Paula Muir is a Software Developer with IBM Content Manager OnDemand for Multiplatforms in Boulder, Colorado. She has 20 years of experience with Content Manager OnDemand and 15 years of experience in the data indexing field. Her areas of expertise include indexing and loading data, and AFP and PDF architecture.
Last time I mentioned that I was writing an IBM Redbooks publication, Content Manager OnDemand Guide, and that I could write a whole book about document indexing for IBM Content Manager OnDemand. Why?
I could write a book about indexing in order to explain:
- The different data formats
- Indexing concepts and what the point is of the whole thing
- How indexing is misused
- Common user errors
- How to fix badly formed data
- How to use the CMOD graphical indexer
- How to use the ACIF exits
I'll think of more later.
Today, in addition to red wine ( we'll get to that ), this is the super condensed explanation of PDF floating triggers, which is a new feature of the PDF Indexer in CMOD V9. Hang on!
Warning: If you know nothing about indexing, the following will make no sense to you. Just skip to the bottom and read about wine.
In order to understand floating triggers one must understand group triggers.
Group triggers occur once in a group.
All the group triggers must be found before any fields are collected.
When any field based on a group trigger changes, a new group is started.
Therefore the group triggers and fields determine group boundaries.
A floating trigger may occur multiple times or may not occur at all in a group.
Floating triggers operate independently of each other.
Floating triggers do not define group boundaries.
Since the floating trigger may not occur, a field based on a floating trigger must have a default value defined.
Also, because the floating trigger may not occur, or may occur more than once, a field based on a floating trigger cannot be combined with other fields. Otherwise, the results would be chaotic.
The index values collected from the floating triggers will appear in the Search Results in the same row that contains the index values for the group to which it belongs.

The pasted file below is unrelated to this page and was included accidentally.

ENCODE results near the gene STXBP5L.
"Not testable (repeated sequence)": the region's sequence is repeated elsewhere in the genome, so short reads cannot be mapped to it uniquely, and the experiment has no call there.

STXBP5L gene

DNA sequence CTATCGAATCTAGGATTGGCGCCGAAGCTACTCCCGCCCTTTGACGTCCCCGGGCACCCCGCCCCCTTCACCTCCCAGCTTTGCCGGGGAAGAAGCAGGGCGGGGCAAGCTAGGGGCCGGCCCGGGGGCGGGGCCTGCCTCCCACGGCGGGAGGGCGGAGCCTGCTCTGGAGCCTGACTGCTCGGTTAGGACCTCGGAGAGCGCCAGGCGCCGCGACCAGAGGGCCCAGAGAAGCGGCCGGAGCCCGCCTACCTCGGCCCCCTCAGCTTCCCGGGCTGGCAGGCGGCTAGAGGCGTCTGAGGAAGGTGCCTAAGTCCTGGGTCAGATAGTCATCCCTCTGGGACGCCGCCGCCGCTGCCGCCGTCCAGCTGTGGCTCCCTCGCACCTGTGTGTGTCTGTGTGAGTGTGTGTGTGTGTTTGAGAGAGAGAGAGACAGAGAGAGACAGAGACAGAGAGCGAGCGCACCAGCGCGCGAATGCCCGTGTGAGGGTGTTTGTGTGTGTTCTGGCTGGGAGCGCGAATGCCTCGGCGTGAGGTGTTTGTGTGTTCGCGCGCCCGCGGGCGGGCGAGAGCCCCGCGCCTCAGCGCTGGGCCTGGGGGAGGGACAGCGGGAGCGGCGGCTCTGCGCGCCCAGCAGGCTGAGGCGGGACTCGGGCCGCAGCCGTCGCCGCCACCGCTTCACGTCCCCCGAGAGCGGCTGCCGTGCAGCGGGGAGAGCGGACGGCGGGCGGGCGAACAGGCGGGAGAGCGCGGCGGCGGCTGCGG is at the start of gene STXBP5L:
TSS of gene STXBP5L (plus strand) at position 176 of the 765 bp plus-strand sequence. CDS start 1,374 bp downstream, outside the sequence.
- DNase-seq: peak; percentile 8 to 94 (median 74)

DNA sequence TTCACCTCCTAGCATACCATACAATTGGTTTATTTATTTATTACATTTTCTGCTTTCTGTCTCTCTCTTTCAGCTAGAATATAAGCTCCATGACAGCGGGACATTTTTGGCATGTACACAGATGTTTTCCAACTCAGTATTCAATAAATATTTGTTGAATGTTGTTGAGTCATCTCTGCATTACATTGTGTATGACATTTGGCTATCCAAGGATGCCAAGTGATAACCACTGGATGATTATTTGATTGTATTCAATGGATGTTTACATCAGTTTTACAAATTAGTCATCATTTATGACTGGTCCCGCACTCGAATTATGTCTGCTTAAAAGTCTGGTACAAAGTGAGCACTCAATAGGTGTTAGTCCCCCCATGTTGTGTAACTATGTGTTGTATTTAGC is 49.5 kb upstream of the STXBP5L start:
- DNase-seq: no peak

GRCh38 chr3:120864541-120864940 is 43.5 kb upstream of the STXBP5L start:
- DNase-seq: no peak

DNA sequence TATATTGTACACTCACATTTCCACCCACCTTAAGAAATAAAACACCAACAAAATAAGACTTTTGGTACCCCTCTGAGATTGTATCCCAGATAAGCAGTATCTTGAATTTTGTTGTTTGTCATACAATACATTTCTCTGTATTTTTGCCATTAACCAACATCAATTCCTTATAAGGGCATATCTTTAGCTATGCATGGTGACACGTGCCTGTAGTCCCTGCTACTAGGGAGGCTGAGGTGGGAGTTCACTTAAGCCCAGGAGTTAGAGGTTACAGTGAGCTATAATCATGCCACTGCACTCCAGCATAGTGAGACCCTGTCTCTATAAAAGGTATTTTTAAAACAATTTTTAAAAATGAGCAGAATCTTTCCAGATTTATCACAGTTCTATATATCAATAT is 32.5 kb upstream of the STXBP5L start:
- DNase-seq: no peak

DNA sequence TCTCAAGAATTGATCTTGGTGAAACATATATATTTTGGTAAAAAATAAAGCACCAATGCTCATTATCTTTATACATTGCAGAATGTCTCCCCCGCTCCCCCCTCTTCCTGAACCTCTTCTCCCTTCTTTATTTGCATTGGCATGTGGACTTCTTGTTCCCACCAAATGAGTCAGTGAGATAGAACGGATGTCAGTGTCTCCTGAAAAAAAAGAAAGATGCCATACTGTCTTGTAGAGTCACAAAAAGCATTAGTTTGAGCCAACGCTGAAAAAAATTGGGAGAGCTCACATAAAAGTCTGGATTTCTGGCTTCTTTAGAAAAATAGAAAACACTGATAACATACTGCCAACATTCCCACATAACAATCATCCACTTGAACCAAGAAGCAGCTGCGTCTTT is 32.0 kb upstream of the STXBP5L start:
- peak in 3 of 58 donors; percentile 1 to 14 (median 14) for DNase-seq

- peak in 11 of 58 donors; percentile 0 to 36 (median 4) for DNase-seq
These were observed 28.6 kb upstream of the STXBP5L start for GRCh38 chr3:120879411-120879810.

Example of group triggers and floating triggers
Here is an example of a document where a float trigger is needed. In the following statement, the text “Checking Account Balance” or “Savings Account Balance” might or might not occur, depending on whether the accounts exist. If they do exist, you would like to collect the balance amounts to use as fields.
The group trigger will be “Name”, the float triggers will be “Checking” and “Savings”.
For a verbose explanation of what I just said, with examples of why one would ever want to use a floating trigger, see the article in the Content Manager OnDemand Newsletter for 4th Quarter 2012, at:
I was recently in Germany with my Dad, and tasted a wine called Spatburgunder. I had no idea what it was until I got home and looked it up. I only knew that I really, really, liked it. I found out that Spatburgunder was the German name for Pinot Noir. Really! Of course I can't find any Spatburgunder here in Colorado. But maybe if you're on the east or west coast, along the trade routes and all that, you might find some. It's great!
I was going to write about Italian wine. Next time.
For Content Manager OnDemand related blog posts, see:
- 5 Things To Know about IBM Content Manager OnDemand
Enha nced Ret enti on M anag emen t fe atur e in IBM Con tent Man ager OnD eman d
to s ucce ssfu lly inde x yo ur d ocum ent s
- PDF Floating Triggers – If you just have 5 minutes to learn it – Here it is
- How indexing is misused and Italian wine
kin d of sto rage do I us e fo r CM OD ?
al w orld vie w of Con tent Man ager OnD eman d co ncep t s
- Exporting information to a local server to send to Content Manager OnDemand Support
- Need to do tracing? How to turn on the Content Manager OnDemand trace facility
- The CMOD adoption process and why people love it
For more information on Content Manager OnDemand, see IBM Redbooks publications: